Of the first 50 and most popular comments in response to last Wednesday’s web-based front page Globe and Mail article describing the Nobel Laureates’ efforts to persuade Stephen Harper, and by default Canada, to cancel expansion of oil sands development, all 50 were harshly blasting the Laureates’ cause as repugnant and revolting. Some of the more common responses included the following:
- The exploitation of Canadian resources is a decision left to Canadians…so mind your own business!
- The demand for oil will persist and so it’s better to get it from a democratic nation with large reserves than a human rights suppressing nation in the Middle East, Africa, or Latin America
- The environmental implications are overstated. Industry has put in impressive measures to reduce environmental issues
- There are worst things in the world right now and Canada’s oil sands are way down the list. Why bother with us? These Laureates must have some kind of hidden agenda.
Aside from the complete embarrassment I felt in reading these highly ill informed, rash, and toxic comments, I thought it necessary to put forth my own response to these comments:
First, climate change is a global and complex issue. Decisions we make in one part of the world have huge consequences on other parts of the world not privy to those decisions. To suggest that we have a right to make decisions as one country that will undoubtedly leave other countries under water, plagued by drought, overwhelmed with forest fires, and/or bombarded with hurricanes and typhoons is either a demonstration of our blatant disregard for humanity, our primitive emphasis on national sovereignty at the expense of everyone else, or complete idiocy. On top of all this, future generations not yet born will be looking back at our ignorant, arrogant, and uneducated rants demonstrating our lack of understanding of complex systems such as the climate. I’m in a time warp if a good chunk of Canadians mistakenly strive for national sovereignty over global sovereignty now that we know how interconnected national decisions are to the welfare of the planet and our future generations.
Second, any environmental improvements made by the oil sands sector can only be evaluated with a starting point of how catastrophic this process is to begin with. I have not seen any evidence to refute the very common claims that the resources required to produce 1 barrel of oil from the oil sands are several times that of light crude and that the CO2 emissions to produce one barrel is several times more than that of other sources of oil. When scientists link the systematic extraction of oil sands to the planet’s tipping point on climate change – the point of no return – there is no way that incremental efficiencies by industry are going to make any difference.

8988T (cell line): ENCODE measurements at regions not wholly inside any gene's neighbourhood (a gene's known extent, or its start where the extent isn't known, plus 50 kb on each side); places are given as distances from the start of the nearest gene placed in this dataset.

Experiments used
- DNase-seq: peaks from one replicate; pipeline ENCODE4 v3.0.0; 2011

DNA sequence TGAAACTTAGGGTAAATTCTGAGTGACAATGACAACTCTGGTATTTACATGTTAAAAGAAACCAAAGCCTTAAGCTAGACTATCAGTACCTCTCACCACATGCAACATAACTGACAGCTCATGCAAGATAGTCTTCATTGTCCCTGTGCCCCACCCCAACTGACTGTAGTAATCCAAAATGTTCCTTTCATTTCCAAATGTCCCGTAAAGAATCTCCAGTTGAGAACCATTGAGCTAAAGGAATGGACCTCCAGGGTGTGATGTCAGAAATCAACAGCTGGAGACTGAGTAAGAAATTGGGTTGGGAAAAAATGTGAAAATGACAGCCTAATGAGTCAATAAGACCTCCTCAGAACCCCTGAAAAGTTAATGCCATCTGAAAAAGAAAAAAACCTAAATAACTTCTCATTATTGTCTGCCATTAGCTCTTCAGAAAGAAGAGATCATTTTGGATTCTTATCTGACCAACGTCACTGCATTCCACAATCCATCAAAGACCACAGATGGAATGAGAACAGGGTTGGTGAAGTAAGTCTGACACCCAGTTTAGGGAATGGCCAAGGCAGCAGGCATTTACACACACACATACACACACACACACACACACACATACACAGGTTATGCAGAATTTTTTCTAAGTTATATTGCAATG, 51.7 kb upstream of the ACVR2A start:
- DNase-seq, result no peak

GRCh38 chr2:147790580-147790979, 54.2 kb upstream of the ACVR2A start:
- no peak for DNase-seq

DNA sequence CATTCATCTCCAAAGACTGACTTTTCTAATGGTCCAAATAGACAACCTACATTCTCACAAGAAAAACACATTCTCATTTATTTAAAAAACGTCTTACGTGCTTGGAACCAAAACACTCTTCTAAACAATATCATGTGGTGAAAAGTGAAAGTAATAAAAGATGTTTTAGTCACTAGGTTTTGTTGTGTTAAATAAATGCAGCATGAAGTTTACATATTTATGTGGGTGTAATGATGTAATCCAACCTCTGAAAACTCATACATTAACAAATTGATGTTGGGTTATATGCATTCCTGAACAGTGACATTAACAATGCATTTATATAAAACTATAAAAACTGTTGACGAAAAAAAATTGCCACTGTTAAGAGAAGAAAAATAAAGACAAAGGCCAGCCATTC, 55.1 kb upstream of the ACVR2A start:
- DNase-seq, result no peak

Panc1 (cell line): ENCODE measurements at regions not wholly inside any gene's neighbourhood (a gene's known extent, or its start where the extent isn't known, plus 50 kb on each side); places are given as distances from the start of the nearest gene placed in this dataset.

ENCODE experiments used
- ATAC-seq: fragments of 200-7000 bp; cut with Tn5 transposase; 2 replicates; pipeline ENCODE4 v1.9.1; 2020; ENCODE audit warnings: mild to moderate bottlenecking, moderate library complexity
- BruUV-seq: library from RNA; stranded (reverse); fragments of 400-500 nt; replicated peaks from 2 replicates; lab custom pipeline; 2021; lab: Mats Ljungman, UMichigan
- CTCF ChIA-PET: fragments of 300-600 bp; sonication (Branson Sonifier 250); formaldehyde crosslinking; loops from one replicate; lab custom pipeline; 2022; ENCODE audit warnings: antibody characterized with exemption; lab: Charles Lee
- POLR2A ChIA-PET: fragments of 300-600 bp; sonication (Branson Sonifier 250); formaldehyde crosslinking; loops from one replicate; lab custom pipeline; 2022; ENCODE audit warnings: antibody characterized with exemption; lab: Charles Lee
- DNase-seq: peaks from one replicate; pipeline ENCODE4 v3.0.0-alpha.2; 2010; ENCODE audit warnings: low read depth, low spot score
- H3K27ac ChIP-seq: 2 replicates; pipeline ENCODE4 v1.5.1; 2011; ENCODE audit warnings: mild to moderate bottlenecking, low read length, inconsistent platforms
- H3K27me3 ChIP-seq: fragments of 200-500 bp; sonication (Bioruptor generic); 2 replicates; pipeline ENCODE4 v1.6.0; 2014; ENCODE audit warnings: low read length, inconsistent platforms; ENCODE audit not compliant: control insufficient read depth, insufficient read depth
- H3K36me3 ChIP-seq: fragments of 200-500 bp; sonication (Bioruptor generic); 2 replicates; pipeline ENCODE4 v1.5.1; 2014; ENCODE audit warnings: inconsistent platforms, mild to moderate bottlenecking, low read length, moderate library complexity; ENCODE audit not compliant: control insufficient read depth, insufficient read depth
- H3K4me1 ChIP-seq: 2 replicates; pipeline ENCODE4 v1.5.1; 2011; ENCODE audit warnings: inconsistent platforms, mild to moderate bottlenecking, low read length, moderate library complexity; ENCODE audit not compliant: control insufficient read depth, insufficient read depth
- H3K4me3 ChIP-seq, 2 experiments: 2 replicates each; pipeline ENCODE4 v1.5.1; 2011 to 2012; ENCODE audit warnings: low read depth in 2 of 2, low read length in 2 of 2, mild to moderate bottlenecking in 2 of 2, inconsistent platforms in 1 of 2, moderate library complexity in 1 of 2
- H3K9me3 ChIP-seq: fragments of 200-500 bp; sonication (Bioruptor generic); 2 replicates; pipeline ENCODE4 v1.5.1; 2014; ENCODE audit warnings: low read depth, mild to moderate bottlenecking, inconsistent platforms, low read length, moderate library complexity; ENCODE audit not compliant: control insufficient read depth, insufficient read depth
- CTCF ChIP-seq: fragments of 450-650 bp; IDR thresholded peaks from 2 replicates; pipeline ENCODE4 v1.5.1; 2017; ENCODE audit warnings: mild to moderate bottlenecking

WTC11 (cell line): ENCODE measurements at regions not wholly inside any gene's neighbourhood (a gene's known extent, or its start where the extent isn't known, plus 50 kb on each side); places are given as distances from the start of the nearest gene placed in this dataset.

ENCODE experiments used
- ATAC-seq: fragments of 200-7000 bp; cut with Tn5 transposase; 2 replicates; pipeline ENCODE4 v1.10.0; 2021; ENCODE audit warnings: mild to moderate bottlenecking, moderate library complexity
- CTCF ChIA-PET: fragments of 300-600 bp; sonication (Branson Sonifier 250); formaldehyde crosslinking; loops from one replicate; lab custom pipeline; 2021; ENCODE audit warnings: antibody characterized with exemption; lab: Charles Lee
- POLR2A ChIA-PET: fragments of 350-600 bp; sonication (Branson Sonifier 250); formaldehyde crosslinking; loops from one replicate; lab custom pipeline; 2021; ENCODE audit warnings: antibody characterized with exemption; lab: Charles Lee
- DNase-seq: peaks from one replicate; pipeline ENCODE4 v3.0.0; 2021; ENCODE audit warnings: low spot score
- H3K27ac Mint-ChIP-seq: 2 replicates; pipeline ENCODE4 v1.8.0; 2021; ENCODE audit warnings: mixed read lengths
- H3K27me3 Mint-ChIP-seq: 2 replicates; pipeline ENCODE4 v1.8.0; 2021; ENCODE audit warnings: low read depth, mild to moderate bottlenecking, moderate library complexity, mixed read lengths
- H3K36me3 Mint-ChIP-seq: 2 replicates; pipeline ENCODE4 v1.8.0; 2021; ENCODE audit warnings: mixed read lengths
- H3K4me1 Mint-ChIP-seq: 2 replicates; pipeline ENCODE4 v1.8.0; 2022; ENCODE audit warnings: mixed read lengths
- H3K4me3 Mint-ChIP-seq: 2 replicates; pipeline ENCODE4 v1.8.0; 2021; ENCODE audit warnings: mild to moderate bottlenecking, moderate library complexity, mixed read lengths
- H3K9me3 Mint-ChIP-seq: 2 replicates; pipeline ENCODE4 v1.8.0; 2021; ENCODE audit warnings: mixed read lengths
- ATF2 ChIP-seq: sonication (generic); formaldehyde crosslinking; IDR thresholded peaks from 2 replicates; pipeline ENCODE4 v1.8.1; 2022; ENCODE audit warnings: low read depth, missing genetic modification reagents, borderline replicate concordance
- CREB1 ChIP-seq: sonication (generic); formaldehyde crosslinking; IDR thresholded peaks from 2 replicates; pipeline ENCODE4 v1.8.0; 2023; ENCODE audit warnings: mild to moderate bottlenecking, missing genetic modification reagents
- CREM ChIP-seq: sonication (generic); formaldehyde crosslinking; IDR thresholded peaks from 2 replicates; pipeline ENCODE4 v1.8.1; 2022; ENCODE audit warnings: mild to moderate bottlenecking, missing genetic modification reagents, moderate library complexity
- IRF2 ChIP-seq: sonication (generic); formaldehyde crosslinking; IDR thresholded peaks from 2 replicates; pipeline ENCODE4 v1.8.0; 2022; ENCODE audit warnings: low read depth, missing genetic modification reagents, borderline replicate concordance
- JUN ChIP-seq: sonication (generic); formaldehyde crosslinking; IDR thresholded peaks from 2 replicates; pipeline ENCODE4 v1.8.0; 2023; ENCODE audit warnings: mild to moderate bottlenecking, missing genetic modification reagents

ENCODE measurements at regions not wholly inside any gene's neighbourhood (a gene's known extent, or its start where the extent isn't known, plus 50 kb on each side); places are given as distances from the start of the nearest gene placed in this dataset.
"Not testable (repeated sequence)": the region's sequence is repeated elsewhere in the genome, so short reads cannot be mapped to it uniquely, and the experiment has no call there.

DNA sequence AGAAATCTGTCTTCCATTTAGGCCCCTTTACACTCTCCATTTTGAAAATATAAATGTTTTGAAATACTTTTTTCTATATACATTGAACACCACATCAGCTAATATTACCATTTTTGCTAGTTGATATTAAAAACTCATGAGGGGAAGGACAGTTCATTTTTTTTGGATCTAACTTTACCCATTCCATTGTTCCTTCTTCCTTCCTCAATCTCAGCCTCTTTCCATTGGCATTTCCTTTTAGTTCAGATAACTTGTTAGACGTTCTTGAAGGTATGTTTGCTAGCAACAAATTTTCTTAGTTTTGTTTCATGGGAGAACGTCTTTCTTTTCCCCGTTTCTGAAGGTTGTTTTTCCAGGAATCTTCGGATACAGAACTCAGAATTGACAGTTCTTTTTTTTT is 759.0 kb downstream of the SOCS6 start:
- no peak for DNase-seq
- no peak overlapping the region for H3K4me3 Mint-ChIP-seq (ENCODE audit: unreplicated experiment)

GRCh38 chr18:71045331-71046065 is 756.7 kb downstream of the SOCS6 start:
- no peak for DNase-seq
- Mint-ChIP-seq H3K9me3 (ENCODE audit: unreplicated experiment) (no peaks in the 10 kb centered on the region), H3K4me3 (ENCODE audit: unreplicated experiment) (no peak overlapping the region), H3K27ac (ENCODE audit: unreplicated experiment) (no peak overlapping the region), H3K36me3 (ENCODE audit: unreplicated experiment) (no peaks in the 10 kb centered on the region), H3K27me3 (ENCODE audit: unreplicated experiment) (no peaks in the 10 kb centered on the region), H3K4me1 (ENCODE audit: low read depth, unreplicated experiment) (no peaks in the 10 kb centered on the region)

Third, as I’ve written many times before, our continual reliance on fossil fuels is no accident. To make comparative judgments on other renewable sources of energy at a point in time when government policy has supported non-renewable sources and demand for these sources pale in comparison to other environmental devastating sources is preposterous and overlooks the role of inertia and momentum in locking societies into particular sources of energy. We are so dependent on oil that movement away from the substance is going to take more than just silver bullet technologies. It’s going to take political, economic, and social courage to be part of the transition to renewable sources.
Fourth, clearly many people do not understand how interconnected our planet really is. Many of the comments I read were blasting the Laureates’ decision to prioritize Canadian actions over other atrocities that are occurring in the world today. But as the article rightly mentioned, many of the issues we’re seeing today is largely brought on by climate change. Tribal conflicts in Sudan and Kenya are primarily based on drought conditions. Imagine what will happen for several countries in the future if we continue to exploit these resources. So the Laureates are bang on because they know exactly what sorts of decisions take place in the Western world that fuel the fire of conflict in other regions.
The proliferation of these sorts of comments and other articles in defense of the oil sands puts to rest any confusion I might have had about why the conservatives are in power. Even if these comments represent a minority, it’s very clear that this is indeed a rather pervasive sentiment in Canada. I for one do not want to be included in the company of my prime minister or anyone else who doesn’t recognize the sensitivity of this issue, perceived by Nobel Laureate Williams as someone “who doesn’t really care”.
It took all but an hour to remove this article from the front web page of the Globe and Mail to several screens down and then another few minutes before it was relegated from front news altogether. We can only speculate why G&M did this. Is this what they normally do? Are they responding to public sentiment rather than putting forward the facts? Or were they influenced by some powerful individuals who would prefer that Canadians not learn about this story?